When solving a FV formulation of a set of equations, a code I am currently working with has user defined normalization factors for scaling equations. It normalizes time, number densities, potential, and fluxes, each with a different factor.

I have the impression that these are a legacy attempt at a rough diagonal preconditioner from before the code utilized external solvers and preconditioners. Besides preconditioning matrices, are there any numerical reasons for normalizing unknowns in a FV problem?

Edit: Bort brings up another reason in his answer that I had forgotten. Formulating the problems in non-dimensional unknowns and non-dimensional parameters can allow simplification if certain physical quantities are small enough to be neglected. While this is very useful in the formulation of the problem, the code I am working with does not make any decisions based on non-dimensional parameters. It simply rescales unknowns by arbitrary, user-provided values while working with them.


1 Answer 1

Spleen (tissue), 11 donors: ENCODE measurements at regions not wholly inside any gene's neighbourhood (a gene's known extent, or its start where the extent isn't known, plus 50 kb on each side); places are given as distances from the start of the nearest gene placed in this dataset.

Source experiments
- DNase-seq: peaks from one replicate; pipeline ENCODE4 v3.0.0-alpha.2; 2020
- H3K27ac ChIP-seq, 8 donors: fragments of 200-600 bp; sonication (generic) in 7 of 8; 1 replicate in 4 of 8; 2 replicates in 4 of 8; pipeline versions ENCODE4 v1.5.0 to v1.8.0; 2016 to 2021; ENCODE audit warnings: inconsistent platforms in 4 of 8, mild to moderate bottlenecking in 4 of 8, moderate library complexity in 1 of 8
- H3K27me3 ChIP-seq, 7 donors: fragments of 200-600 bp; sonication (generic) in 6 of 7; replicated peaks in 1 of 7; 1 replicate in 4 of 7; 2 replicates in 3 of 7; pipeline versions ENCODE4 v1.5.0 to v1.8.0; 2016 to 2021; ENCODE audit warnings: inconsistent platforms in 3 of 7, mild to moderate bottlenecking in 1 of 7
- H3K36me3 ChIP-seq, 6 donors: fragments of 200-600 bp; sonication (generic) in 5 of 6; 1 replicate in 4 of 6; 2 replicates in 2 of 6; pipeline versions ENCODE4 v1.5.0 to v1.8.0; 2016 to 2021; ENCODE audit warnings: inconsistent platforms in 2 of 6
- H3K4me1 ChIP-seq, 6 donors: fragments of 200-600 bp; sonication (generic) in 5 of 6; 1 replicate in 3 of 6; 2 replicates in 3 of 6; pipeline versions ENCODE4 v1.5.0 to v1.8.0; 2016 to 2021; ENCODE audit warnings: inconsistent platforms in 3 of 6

The main reason to normalize equations is the separation of numerics and physics of the problem. Usually, some characteristic scale can be extracted by dimensional analysis of the problem and the equations reformulated dimensionless. This is not an attempt of preconditioning. Common scale factors like Abbe or Reynolds number are derived this way.

  • $\begingroup$ Hmmm, that is a possibility. It doesn't appear that any internal decisions are being made due to the scale of non-dimensional parameters. It simply scales the values, does computations, then scales them back. $\endgroup$ May 6, 2013 at 16:52

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